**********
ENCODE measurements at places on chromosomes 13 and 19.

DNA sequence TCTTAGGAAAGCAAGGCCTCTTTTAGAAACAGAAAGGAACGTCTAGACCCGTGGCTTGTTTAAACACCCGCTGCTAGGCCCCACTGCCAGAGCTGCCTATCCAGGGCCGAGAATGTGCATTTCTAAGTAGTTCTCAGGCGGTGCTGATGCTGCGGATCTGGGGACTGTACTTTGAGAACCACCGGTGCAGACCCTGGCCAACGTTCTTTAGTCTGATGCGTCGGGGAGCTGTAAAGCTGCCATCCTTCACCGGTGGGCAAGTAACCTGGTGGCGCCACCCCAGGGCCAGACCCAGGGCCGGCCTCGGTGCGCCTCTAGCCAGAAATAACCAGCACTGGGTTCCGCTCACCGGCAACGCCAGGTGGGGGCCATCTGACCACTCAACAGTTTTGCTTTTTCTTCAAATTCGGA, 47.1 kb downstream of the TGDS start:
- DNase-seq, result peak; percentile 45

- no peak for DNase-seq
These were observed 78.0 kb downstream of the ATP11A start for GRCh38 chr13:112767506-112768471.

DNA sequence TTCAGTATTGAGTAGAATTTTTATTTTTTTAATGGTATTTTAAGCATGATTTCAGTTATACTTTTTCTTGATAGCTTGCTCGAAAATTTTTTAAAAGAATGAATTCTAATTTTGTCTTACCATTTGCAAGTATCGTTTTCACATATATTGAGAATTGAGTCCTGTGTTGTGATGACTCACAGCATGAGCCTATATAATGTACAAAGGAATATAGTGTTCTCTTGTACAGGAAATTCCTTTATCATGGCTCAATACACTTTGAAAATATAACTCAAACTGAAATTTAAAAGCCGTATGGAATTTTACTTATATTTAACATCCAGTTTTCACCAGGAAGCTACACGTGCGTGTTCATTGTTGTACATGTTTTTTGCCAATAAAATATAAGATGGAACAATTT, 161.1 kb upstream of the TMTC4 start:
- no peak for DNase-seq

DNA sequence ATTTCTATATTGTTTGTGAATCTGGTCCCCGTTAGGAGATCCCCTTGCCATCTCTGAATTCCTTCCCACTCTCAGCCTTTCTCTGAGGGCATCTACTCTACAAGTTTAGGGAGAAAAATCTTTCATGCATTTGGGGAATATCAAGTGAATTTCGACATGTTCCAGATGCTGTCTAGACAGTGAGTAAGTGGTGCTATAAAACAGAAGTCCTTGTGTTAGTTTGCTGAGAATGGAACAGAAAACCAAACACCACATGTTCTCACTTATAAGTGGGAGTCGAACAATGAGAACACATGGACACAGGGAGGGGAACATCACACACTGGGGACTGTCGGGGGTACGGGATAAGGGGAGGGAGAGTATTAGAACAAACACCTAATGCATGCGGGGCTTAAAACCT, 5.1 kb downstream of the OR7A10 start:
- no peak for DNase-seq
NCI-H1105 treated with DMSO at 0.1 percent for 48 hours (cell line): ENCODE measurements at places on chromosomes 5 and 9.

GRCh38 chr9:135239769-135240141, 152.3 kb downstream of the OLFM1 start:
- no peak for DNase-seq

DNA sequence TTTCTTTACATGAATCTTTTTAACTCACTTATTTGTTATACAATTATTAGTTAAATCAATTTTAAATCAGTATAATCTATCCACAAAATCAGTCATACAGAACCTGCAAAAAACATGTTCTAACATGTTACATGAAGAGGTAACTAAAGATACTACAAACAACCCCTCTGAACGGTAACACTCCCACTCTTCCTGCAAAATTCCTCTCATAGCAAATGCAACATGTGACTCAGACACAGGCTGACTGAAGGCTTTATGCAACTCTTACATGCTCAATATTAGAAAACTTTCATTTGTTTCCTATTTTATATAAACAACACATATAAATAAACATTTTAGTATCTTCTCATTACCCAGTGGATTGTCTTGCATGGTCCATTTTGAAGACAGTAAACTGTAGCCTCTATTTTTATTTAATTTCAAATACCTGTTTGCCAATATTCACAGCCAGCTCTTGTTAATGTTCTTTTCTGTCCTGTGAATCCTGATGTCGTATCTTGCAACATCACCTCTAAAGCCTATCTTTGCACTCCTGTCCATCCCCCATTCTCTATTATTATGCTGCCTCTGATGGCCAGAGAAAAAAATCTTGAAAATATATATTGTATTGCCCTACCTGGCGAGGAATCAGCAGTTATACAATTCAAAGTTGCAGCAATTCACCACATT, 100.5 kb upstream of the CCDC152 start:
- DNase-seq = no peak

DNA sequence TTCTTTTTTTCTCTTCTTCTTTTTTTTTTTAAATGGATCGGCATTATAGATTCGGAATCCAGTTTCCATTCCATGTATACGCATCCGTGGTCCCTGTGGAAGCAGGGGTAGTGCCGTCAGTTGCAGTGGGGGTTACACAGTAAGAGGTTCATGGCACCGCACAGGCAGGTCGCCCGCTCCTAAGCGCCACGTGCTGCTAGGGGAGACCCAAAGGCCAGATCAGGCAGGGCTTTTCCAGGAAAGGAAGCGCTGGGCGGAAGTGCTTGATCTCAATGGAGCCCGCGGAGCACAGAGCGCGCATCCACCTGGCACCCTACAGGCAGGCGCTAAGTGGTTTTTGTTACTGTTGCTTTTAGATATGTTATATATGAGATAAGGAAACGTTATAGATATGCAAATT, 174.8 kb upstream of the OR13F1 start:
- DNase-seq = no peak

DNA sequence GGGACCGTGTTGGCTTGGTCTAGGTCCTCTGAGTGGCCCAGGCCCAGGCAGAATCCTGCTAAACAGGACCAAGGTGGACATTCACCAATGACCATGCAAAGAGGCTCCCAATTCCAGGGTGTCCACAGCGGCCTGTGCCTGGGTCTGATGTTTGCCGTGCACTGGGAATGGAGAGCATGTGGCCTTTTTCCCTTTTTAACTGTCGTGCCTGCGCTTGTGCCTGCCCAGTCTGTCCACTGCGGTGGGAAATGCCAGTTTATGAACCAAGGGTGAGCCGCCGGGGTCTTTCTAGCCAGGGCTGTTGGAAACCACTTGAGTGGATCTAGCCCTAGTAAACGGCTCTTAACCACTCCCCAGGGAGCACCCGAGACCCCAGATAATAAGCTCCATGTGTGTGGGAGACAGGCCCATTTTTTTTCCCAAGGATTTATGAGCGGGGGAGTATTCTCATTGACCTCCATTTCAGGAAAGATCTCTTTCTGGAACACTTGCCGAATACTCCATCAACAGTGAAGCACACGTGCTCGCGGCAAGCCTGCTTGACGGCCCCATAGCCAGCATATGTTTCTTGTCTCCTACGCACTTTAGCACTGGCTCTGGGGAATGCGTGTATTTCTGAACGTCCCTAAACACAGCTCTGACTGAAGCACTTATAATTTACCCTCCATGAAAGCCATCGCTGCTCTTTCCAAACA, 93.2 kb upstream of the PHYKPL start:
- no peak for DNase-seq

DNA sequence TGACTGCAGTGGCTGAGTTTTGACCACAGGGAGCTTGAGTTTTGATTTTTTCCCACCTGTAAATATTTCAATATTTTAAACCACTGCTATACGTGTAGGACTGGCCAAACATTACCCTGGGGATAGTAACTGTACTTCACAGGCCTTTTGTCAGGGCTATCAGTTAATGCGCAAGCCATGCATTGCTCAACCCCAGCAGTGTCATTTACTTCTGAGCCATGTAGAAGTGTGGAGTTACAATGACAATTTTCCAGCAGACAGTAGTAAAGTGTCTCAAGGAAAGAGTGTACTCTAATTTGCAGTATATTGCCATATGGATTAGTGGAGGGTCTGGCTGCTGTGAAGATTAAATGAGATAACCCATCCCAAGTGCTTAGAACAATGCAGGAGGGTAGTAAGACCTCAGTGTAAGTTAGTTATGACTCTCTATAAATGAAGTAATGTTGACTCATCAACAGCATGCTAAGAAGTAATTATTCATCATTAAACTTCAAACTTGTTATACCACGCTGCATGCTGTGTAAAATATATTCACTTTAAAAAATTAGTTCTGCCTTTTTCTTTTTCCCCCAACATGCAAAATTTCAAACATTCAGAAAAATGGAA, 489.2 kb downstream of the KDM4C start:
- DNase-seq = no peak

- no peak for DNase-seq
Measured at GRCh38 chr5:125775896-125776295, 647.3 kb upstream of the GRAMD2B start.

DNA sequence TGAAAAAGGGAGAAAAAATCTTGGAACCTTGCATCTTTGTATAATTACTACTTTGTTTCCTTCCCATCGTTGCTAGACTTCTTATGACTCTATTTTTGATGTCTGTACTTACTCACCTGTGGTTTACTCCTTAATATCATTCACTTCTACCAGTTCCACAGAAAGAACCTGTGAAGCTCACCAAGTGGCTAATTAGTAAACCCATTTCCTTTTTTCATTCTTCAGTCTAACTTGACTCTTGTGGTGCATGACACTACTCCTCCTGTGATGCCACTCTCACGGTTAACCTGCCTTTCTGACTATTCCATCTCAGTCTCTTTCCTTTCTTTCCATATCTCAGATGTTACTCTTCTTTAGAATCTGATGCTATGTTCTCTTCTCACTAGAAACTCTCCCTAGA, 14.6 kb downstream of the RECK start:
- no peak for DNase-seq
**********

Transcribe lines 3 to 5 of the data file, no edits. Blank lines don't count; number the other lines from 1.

- DNase-seq, result peak; percentile 45

- no peak for DNase-seq
These were observed 78.0 kb downstream of the ATP11A start for GRCh38 chr13:112767506-112768471.